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Posted December 28, 2012
Imagine a French Robert Parker turned into a detective and being sucked into a mystery involving famous great wines in the Bordeaux region in France. I love this very curious, meaning nosy here ;-), character who can't help himself from trying to solve a mystery. All while testing wines for his world famous guide and enjoying life in a very epicurean way. Reading about this book, it seems that more than 20 books were published in France in the same series. And more English translations are coming. Can't wait!
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Posted September 6, 2013
Posted July 30, 2013
Part one of a series about detective work in the French wine industry. As a starter it was short and had a very simple plot however this did not spoil my enjoyment of the book and was obviously laying down the groundwork for other more in depth stories to follow. Benjamin Cooper and his sidekick Virgile are well introduced and although new colleagues have struck a mutual respect relationship.
An impressive first story and impressive translation from French. Recommend you try it.
Posted June 18, 2013
Benjamin Cooker is one of France's most famous winemaker, he also has doubts about his notes as he writes them about his wine in the Medoc region.He also interviews and hires an assistant Virgile.
His friend and neighbor calls for his help when it is discovered his wine casks have been contaminated. Benjamin has his assistant Virgile take samples to his lab. As the story progresses Benjamin looks for and finds old items connected to wines and purchases them. He also speaks to a medieval professor and learns some helpful things.
Anyone who enjoys wine and mystery I would recommend this book to and anyone who wants a short enjoyable book this would be the one.
Thanks Net Galley and Le French books
Posted April 22, 2013
Great writing is like a great wine. It finds those deserving of it.” – page 94
My favorite line from this book is also its last, for it holds the whole truth of the work.
Mr. Alaux and Mr. Balen’s style of writing remind me of Charles Dickens in his work “David Copperfield”. Layers upon layers upon LAYERS in the scope of description. This book is total immersion at its best – all the senses are stimulated, even through just the written word. The depth of understanding, and the care the authors put into taking their reader deep into their passion for wine, writing, and French life was a gem to behold. You can tell these gentleman wrote a story for themselves, that they would enjoy, and therefore, it became something everyone else would as well, because so much enthusiasm went into it.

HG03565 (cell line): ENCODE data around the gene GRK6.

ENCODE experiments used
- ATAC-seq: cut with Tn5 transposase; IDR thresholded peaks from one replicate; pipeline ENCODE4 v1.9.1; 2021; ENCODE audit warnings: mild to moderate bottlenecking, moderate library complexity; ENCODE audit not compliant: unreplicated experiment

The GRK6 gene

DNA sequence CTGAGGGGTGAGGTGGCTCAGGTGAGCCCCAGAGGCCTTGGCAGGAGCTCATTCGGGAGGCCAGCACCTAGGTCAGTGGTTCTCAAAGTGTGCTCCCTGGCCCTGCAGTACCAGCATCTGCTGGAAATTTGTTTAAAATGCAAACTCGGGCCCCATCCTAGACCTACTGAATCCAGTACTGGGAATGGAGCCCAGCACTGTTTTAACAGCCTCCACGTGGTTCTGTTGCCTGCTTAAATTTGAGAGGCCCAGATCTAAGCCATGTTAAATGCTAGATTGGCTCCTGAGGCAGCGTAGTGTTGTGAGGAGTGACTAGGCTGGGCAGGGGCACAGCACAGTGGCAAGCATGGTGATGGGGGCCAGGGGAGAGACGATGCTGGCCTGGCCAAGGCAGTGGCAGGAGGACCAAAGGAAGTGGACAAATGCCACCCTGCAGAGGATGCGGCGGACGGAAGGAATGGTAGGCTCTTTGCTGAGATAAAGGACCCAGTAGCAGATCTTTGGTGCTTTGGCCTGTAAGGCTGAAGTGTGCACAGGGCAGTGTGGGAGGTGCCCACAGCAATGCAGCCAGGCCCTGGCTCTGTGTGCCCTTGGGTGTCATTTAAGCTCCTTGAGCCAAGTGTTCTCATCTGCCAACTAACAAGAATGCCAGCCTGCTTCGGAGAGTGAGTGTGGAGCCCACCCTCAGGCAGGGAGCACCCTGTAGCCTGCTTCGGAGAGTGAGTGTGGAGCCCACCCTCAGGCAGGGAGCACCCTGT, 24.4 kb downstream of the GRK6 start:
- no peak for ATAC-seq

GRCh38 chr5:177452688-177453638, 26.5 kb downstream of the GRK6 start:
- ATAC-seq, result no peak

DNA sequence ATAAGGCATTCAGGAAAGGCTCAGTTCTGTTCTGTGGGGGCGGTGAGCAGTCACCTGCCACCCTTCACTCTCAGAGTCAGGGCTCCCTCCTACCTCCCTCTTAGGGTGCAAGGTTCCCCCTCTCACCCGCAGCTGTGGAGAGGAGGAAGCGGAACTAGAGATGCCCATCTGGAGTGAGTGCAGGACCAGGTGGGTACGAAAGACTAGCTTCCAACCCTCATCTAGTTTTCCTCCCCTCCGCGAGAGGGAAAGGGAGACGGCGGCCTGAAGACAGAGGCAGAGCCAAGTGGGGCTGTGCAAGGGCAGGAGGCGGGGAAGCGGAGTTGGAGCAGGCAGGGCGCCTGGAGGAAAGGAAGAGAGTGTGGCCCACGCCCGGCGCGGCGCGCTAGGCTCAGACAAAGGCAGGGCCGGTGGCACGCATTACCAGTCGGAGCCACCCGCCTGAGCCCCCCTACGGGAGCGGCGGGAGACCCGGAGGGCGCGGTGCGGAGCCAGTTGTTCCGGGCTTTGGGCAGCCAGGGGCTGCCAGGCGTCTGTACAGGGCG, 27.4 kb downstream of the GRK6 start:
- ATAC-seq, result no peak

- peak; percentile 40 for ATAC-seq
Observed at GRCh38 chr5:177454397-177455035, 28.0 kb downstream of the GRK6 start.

Le French Book and Anne Trager did an amazing job in the translation, and the e-book version had the same integrity as the print, which was refreshing. I love their company’s motto: “If we love it, we translate it.” The written word is safe with champions such as these!
The story-telling style caught me off-guard at first. I found it unusual to have scenes of rushing building action, and then the next chapter would be two of the characters enjoying a drink over dinner and discussing the resolution of the previous conflict. Then I took a step back and realized what truly made this such a prize to read – the full truth of “culture”. I am getting to read a French book, written by French authors, who originally wrote for a French audience. I get to step off my current island of what I know and am familiar with, and delve deeper into the seas of the written word. That was worth the read in and of itself, and then you have this great tale on top of it!
Only 100 pages long, but that number is deceptive. At 40 pages in, we are still traipsing across the hills with Benjamin and his dog Bacchus, learning where we are, and who we are walking with. And yet, 60 pages later we have come to the resolution of the mystery in perfect form, with no detail left out, and many more added along the way. I am totally hooked. I can’t wait to read the next 19 translations – as they come – and recommend this to all my fellow readers who want a chance to truly see the world through someone else’s pen.
I received a review copy of this book from the publisher through NetGalley